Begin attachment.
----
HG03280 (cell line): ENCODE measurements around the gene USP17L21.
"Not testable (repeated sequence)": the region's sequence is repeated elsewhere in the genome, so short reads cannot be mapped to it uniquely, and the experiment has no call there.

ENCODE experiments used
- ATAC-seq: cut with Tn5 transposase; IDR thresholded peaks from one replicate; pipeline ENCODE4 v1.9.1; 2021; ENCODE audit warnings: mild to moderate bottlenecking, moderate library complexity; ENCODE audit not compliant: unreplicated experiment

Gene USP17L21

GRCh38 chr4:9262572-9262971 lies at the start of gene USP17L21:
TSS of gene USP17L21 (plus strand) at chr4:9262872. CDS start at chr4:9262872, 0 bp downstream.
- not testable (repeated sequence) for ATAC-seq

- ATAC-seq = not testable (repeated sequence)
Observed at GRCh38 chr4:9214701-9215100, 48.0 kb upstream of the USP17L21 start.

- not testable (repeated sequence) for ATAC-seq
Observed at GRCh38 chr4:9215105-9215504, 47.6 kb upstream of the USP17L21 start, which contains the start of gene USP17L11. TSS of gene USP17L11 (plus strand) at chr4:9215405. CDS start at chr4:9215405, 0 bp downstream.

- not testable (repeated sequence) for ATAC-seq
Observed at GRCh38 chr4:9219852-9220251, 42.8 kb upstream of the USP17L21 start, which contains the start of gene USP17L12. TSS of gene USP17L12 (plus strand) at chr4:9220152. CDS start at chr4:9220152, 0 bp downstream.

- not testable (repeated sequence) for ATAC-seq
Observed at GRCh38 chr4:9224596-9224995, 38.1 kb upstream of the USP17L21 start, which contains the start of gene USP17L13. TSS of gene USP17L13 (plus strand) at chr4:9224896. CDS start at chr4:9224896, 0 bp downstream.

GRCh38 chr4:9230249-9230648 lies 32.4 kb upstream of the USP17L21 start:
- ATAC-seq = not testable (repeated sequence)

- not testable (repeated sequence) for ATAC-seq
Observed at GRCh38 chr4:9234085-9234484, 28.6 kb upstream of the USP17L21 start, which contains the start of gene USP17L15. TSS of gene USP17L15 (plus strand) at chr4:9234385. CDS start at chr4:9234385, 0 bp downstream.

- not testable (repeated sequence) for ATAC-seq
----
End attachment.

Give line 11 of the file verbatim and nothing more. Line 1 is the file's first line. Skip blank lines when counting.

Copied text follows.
- not testable (repeated sequence) for ATAC-seq